Date of Award


Degree Type


Degree Name

Master of Science in Textiles, Fashion Merchandising and Design


Textiles, Fashion Merchandising and Design

First Advisor

Linda Welters


In the spring of 1947, the Onondaga Silk Company collaborated with the Midtown Galleries of New York City to create the "American Artist Print Series." This collaboration, drawing upon the familiar practice of using well-known international artists as textile designers, resulted in a collection of dress fabrics inspired by works of lesser-known American artists. The goal was to bring American art to the fashionable consumer. Ideas and influences from art, industrial design, textile design and fashion design from the first half of the twentieth century are reflected in this series.

This study explores the development of the "American Artist Print Series" starting with the conception of the idea of using American artists" works as the inspiration for fashionable textile fabrics. Paintings from selected artists represented by the Midtown Galleries were chosen by the silk company. Industrial designers then adapted the motifs for screen printing on silk and rayon fabrics. Finally, leading contemporary American ready-to-wear designers, including Sophie of Saks, Nettie Rosenstein, and Jo Copeland, created fashionable garments with the fabrics. The complete series, from paintings to finished garments, was presented to the American public through exhibition in major museums and department stores.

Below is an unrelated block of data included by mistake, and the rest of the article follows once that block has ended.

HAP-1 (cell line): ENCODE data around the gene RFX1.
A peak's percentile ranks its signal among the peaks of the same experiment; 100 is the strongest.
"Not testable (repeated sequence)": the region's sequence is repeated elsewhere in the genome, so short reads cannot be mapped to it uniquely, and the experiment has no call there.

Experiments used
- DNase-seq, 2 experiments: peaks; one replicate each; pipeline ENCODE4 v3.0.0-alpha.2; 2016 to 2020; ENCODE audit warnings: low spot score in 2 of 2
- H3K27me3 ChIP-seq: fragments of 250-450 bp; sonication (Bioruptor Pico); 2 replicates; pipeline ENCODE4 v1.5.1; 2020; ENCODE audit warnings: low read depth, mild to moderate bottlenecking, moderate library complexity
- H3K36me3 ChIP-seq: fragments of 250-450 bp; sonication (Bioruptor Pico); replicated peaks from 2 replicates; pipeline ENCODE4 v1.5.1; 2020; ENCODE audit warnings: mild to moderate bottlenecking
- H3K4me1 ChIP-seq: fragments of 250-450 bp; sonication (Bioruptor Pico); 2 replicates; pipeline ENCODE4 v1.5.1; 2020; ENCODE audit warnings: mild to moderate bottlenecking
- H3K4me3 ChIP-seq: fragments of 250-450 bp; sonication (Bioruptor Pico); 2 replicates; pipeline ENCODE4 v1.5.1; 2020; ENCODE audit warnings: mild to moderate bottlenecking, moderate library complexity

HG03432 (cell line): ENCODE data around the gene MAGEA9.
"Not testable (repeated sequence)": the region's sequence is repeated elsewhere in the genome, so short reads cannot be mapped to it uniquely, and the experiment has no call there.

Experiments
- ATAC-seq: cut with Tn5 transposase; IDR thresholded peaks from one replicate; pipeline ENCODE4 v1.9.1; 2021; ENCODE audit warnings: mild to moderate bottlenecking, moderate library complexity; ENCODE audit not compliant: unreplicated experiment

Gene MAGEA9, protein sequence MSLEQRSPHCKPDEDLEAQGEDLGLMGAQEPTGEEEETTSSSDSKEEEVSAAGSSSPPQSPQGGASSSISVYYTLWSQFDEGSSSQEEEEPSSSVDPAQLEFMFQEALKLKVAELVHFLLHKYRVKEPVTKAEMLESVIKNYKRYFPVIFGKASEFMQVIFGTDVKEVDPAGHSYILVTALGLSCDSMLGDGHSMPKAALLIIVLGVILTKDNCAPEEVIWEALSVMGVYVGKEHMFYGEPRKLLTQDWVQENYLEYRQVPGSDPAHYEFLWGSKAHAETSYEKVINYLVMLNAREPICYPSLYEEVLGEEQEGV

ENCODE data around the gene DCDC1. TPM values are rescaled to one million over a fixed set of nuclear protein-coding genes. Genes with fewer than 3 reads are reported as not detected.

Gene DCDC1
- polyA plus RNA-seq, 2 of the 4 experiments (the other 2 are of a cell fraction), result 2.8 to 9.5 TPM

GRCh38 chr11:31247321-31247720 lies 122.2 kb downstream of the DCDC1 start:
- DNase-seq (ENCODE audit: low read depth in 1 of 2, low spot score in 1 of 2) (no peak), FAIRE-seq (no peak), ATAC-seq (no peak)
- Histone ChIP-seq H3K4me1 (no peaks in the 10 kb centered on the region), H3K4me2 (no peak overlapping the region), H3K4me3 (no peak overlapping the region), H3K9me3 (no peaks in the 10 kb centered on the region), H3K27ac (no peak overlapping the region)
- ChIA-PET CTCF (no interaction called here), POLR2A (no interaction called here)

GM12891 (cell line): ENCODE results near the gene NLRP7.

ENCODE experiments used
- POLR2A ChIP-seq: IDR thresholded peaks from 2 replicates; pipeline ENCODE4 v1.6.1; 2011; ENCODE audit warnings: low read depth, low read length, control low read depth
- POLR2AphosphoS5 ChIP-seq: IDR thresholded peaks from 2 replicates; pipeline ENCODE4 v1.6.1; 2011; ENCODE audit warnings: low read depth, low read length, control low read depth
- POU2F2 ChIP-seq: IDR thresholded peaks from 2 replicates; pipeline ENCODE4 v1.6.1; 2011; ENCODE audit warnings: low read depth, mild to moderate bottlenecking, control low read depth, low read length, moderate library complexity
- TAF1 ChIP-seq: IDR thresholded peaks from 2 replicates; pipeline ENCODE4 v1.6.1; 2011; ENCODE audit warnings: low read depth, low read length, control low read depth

The Onondaga venture was a commercial success, encouraging continued collaboration with the Midtown galleries and its artists. This study recognizes the contribution of a New York Art Gallery and of a little-known American textile company to both the fields of textile design and art history. It may encourage future study of other designs produced through similar processes; further study of design in the 1940s, a period which has been little recognized in scholarly literature is needed.

Primary sources included paintings, textile samples, extant garments and photographic representations, letters, notes, and the original label copy from the exhibition. Secondary studies and contemporary articles were consulted for information concerning early twentieth century art, industrial design, textile design, and fashion design.



To view the content in your browser, please download Adobe Reader or, alternately,
you may Download the file to your hard drive.

NOTE: The latest versions of Adobe Reader do not support viewing PDF files within Firefox on Mac OS and if you are using a modern (Intel) Mac, there is no official plugin for viewing PDF files within the browser window.